Last month, researchers from UCLA found that long-term meditators had better-preserved brains than non-meditators as they aged. Participants who had been meditating for an average of 20 years had more grey matter volume throughout the brain — although older meditators still had some volume loss compared to younger meditators, it wasn’t as pronounced as the non-meditators. “We expected rather small and distinct effects located in some of the regions that had previously been associated with meditating,” said study author Florian Kurth. “Instead, what we actually observed was a widespread effect of meditation that encompassed regions throughout the entire brain.”

There is further data backing the idea that meditation and prayer can trigger the release of feel-good chemicals in the brain. Dr. Loretta G. Breuning, founder of the Inner Mammal Institute and the author of The Science of Positivity and Habits of a Happy Brain, explains that when we pray, we can activate neural pathways developed when young to release hormones such as oxytocin. “Oxytocin is known for its role in maternal labor and lactation, but it also [enables] social trust and attachment, giving us a good feeling despite living in a world of threat,” says Dr. Breuning. “It’s the idea of ‘I can count on something to protect me.’ So when a situation comes up and you’re out of ideas and you are helpless, feeling much like you did when you were a baby, prayer can provide some other source of hope.”

While meditation is not a panacea or cure-all, there is ample evidence that it may benefit those who practice it regularly. If you have a few minutes in the morning or evening, rather than turning on your phone or going online, see what happens if you try quieting down your mind, and paying attention to your thoughts while letting them go without reactions. If the research is accurate, a few minutes of mindful meditation may make a big difference.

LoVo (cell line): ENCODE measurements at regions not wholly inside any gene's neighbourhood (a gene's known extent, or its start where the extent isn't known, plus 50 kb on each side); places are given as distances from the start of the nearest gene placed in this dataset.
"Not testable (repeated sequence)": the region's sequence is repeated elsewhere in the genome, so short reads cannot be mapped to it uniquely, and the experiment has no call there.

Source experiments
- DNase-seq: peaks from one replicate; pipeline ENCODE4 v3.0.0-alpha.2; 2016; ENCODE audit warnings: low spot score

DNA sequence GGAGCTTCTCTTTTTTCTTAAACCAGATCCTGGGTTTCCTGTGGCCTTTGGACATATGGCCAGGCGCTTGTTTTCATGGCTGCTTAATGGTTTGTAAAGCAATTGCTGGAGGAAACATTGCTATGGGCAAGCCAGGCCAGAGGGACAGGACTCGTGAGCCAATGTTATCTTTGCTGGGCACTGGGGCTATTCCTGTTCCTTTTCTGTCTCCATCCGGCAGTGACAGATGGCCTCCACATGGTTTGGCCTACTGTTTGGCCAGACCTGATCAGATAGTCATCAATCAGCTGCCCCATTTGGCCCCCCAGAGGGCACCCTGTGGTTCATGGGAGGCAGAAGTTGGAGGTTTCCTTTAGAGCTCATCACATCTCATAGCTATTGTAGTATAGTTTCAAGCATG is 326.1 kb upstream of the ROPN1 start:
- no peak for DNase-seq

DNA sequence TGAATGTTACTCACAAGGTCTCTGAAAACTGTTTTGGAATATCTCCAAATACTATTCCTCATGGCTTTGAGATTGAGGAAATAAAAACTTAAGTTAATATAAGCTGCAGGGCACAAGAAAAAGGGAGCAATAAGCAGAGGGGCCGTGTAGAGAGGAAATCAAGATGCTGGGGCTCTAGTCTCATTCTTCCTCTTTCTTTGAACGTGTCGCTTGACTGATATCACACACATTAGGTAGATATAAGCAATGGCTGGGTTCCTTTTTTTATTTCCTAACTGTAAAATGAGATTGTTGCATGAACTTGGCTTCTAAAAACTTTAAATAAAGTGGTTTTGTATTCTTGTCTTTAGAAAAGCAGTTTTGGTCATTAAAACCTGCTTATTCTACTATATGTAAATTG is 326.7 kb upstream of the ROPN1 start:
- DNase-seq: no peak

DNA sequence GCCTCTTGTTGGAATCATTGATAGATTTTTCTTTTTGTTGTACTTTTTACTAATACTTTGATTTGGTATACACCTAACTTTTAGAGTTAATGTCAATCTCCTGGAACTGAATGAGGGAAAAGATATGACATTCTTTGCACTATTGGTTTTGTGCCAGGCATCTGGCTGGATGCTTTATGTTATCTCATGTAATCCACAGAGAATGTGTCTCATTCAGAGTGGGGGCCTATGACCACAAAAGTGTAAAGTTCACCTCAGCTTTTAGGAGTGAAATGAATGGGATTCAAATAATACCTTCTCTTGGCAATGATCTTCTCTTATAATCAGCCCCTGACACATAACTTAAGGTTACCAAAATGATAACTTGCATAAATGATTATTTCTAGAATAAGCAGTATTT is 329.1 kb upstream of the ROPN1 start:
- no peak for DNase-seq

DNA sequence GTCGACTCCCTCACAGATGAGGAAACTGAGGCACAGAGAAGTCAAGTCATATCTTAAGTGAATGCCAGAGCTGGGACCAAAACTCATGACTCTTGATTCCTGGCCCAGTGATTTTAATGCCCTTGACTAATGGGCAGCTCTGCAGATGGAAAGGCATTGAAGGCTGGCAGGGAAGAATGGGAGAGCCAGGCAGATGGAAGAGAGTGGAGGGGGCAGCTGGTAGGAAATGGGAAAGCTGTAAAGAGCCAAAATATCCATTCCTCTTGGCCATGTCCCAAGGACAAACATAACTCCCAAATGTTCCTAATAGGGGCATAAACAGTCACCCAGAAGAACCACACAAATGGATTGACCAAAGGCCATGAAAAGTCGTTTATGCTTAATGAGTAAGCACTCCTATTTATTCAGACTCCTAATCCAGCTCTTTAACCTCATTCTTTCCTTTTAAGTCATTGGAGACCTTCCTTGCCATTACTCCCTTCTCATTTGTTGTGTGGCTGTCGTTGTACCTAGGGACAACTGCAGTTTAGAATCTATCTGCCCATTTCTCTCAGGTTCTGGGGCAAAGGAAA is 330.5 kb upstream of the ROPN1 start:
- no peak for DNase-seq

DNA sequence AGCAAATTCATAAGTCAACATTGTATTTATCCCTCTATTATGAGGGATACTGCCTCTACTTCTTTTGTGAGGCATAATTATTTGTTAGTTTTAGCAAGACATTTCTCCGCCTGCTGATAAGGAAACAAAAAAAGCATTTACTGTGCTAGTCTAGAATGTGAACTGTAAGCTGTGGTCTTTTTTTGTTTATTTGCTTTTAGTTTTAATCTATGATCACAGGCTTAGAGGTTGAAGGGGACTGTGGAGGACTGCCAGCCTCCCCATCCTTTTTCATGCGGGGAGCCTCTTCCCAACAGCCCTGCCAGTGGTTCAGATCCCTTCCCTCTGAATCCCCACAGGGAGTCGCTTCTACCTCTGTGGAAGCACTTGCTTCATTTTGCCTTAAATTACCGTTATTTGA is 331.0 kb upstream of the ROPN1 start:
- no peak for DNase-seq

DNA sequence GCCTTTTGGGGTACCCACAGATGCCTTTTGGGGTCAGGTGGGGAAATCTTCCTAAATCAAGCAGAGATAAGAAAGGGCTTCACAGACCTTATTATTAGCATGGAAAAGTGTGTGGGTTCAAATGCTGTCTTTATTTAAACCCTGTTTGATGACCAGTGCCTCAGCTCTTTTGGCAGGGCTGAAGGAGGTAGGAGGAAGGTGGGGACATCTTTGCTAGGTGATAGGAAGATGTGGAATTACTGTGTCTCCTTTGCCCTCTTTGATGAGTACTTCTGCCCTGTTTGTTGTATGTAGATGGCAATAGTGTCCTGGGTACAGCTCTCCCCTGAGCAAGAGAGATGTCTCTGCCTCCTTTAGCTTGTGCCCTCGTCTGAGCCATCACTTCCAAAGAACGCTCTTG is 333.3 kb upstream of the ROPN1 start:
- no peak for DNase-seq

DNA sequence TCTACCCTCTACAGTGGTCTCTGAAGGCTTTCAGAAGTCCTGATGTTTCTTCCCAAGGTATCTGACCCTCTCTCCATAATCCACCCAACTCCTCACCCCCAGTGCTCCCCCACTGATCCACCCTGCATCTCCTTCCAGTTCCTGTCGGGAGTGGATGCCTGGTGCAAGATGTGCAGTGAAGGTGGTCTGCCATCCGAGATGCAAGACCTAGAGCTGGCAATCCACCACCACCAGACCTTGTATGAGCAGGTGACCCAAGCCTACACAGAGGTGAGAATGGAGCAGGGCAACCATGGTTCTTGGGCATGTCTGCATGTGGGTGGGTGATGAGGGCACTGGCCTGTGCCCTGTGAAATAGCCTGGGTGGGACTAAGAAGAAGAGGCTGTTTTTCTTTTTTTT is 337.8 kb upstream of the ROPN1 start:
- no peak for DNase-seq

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Artificial Sweeteners: Tied to Stroke & Dementia

A new study published in the American Heart Association’s journal Stroke suggests that artificial sweeteners, found in diet sodas, have considerable health risks for both the body and the brain.

The data was collected from the Framingham Heart Study, a project of the National Heart, Lung, and Blood Institute and Boston University, and involved data on 2,888 adults older than 45 and 1,484 adults older than 60 from Framingham, Massachusetts. In the group aged 45-and-older, researchers measured for increased risk of stroke; in the group aged 60-and-older, researchers measured for dementia.

The statistics analyzed how many sugary beverages and artificially sweetened soft drinks each person in the two different age groups drank, between the years 1991 and 2001. That data was than compared against the number of people who suffered from stroke or dementia in the next decade.

Researchers found that—juxtaposed against people who never drank artificially sweetened soft drinks—those who drank one per day were almost three times as likely to have an ischemic stroke. Those who drank one per day were also almost three times as likely to be diagnosed with dementia.

Previous studies have shown a strong association between the intake of sugar-sweetened beverages and a host of adverse health effects, including type 2 diabetes, obesity, and cardiovascular disease. Professor and chair of neurology at the University of Miami Miller School of Medicine Dr. Ralph Sacco confirms that this article “provides further evidence on artificially sweetened beverages and their possibly effects on vascular health…we believe the pathways of which artificially sweetened beverages would affect the brain are probably through vascular mechanisms.”

Moreover, artificial sweeteners have been shown to cause glucose intolerance in mice by altering gut microbiota, and have been associated with dysbiosis and glucose intolerance in humans. The cumulative research strongly indicates that there is no benefit to using artificial sweeteners, or drinking diet soda, compared to regular sucrose or sugary drinks.

To learn more about the gut-immune-brain connection, and the different ways in which various types of inflammation can affect the body and brain, register for Module VII: Autoimmune Disease & Inflammation, from August 10-12.